Dawn Rye | Writer
The United States witnessed war on its doorstep on American soil most recently with terrorist attacks on Sept. 11, 2001. American’s engagement in Afghanistan and Iraq followed the attack on the World Trade Center and will be remembered as 9-11. Since 1973, 1.29 million men and women have joined the military with the understanding it would be a life-altering decision. They wanted to serve their county and strive to be a part of the Army, Navy, Air Force, Marines or Coast Guard.
At the age of 18-years-old, local, retired Afghanistan veteran Angela Cuka enlisted into the National Guard and attended basic training and AIT (Advanced Individual Training). It is at AIT where soldiers learn the skills to perform their specific job with the Army. She came home for six months before volunteering for deployment to Afghanistan. After her training with a different unit in 2010, she was deployed. Cuka explained her job was to operate logistics, working with suppliers and filling needs. She was also part of keeping in contact with local national contractors. During her year in Afghanistan, about six months in, she recalled Veteran’s Day was her last as a “normal person” because of the IED (improvised explosive devise) explosion she was part of on Nov. 12. She explained the day was weird; they were in a three-vehicle convoy and a van came between her vehicle and the leading convoy vehicle and detonated. Cuka said some soldiers received shrapnel wounds, broken wrists and some TBI (Traumatic Brain Injury), along with concussions. She explained they were at an outlying base where the medical attention was not the best. If a soldier could recite three words, they were released back to work. Cuka noted after she was cleared she went back to work, but after several weeks her fellow soldiers and she noticed something was not right. Her only options were to tough it out or get flown to Germany. She decided she was going to tough it out and stayed six more months before a doctor noticed her health issues and sent her home.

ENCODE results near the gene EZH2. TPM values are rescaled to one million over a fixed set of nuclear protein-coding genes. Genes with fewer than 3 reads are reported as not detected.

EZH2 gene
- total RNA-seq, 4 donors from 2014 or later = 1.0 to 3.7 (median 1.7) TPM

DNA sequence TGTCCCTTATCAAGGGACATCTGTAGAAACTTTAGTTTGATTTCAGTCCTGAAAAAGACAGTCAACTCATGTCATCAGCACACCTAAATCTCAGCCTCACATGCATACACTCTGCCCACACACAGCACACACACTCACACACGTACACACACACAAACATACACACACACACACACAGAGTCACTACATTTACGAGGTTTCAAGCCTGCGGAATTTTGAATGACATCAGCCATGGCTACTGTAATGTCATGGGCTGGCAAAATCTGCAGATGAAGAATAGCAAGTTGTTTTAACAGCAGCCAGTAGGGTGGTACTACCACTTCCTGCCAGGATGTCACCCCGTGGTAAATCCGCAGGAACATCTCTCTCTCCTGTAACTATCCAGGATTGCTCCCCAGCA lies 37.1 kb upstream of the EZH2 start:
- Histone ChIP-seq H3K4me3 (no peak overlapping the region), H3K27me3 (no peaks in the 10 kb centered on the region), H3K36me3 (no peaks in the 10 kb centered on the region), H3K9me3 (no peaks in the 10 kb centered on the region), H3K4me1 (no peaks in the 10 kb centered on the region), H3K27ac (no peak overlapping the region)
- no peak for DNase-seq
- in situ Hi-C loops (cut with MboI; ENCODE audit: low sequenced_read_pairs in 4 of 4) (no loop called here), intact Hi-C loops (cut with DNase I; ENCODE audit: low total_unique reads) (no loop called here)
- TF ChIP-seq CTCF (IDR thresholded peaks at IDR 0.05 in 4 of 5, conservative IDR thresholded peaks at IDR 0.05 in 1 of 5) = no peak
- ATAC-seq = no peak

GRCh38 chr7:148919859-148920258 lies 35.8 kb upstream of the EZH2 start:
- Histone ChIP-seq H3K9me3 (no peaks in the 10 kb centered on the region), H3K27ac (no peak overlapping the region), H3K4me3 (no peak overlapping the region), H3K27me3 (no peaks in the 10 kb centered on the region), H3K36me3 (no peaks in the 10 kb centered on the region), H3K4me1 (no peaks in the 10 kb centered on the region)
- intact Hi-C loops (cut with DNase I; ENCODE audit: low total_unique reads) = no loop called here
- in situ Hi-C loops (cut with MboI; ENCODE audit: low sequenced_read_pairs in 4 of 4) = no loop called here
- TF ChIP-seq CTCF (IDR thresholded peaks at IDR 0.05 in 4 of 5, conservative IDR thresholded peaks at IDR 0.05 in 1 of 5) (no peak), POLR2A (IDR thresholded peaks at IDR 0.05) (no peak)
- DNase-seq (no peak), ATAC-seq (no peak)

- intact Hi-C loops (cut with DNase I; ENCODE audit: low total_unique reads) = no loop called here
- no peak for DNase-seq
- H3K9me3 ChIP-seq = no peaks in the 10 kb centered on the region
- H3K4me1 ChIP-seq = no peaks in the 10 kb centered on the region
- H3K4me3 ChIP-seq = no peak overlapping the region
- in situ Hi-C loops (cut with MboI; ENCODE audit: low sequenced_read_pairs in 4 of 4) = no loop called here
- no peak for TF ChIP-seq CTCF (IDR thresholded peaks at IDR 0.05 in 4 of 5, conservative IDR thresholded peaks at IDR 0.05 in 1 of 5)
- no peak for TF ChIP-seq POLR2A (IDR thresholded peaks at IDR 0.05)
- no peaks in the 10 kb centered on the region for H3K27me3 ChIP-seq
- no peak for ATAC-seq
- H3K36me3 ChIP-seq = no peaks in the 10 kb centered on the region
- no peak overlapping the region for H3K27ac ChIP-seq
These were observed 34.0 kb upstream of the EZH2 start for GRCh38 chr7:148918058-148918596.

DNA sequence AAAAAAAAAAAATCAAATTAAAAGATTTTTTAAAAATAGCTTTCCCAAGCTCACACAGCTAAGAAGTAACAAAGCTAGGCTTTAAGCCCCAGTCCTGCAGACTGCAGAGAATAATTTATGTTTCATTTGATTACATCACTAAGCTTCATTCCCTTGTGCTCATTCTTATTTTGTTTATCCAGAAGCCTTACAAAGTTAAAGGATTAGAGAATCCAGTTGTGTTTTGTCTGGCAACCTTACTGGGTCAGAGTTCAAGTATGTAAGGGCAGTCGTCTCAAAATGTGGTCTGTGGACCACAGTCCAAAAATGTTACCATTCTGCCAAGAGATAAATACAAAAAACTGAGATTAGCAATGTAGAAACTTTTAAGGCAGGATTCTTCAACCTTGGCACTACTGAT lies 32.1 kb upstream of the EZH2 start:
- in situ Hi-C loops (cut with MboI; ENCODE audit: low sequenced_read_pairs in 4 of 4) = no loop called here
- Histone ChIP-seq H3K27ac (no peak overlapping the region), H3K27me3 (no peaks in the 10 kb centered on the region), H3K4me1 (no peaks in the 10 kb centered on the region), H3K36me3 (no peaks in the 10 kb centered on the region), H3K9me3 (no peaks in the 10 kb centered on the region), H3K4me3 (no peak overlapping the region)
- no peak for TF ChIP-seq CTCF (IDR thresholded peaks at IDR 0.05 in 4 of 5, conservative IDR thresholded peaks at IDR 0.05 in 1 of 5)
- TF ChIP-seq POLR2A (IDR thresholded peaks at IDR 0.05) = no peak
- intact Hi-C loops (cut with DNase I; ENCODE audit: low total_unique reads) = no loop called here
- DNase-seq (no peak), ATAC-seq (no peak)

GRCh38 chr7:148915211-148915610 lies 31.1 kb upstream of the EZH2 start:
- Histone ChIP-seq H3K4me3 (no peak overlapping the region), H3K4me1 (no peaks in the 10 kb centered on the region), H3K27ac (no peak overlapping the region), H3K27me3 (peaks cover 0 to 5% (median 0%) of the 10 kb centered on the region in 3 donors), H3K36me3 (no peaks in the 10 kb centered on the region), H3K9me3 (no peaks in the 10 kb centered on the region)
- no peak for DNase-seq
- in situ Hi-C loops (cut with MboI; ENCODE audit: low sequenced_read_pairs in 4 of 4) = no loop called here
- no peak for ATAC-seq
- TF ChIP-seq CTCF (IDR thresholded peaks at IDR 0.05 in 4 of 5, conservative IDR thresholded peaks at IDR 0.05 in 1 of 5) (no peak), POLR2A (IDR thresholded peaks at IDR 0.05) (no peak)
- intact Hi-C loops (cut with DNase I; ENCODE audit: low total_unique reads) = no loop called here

Cuka said she always thought she was a lifer in the Guards. She spent seven years in the South Dakota National Guard before being discharged in 2015 and moving to Parker with her husband Dave.
Today, she fills out a medicine planner every month and takes 10 medications. She noted it’s not the greatest circumstances but she is alive, she can do things and she can watch her children grow.
She said she was a sixth-grader when 9-11 happened. She noted that the generation today has not seen a war on their doorstep and doesn’t have that sense of pride waking up every morning to freedom.
Cuka said she still doesn’t think of Veterans Day as her holiday. She explained she spends Veterans Day trying to make sure the past war veterans are being appreciated and remembered.
“They are the backbone that is keeping us together,” noted Cuka.
During last year’s veterans’ breakfast, it was fun to hear the stories she said. Cuka noted she doesn’t take them for granted.
“I love to just listen,” commented Cuka.
She explained in March 2016 she attended her first legion meeting in Parker to become more involved in the local community. She said she spent one year as the admin and one more year as the Commander. From there, Cuka decided to take a break. She noted this year, the Parker Legion is up and running with her as the Commander once more. Currently, the legion has 15 active members and is always looking to help more local veterans in the community.
“I feel like we have the youngest group that the legion has seen in a long time, which is awesome,” said Cuka with a smile.
She explained she has no idea how she is bringing the young members in but she hopes it will continue. Since Parker native Jodie Friman moved back, the duo have been busy making sure the Parker American Legion is meeting the needs of the local veterans.
In an attempt to do just that, the Parker American Legion will be hosting a VFW Legion Veterans Day supper on Monday, Nov. 11. The soup and sandwich event will run from 5:30-7 p.m. and will be held at the Parker Community Building. The free-will donation meal is open to the public and everyone is invited to attend.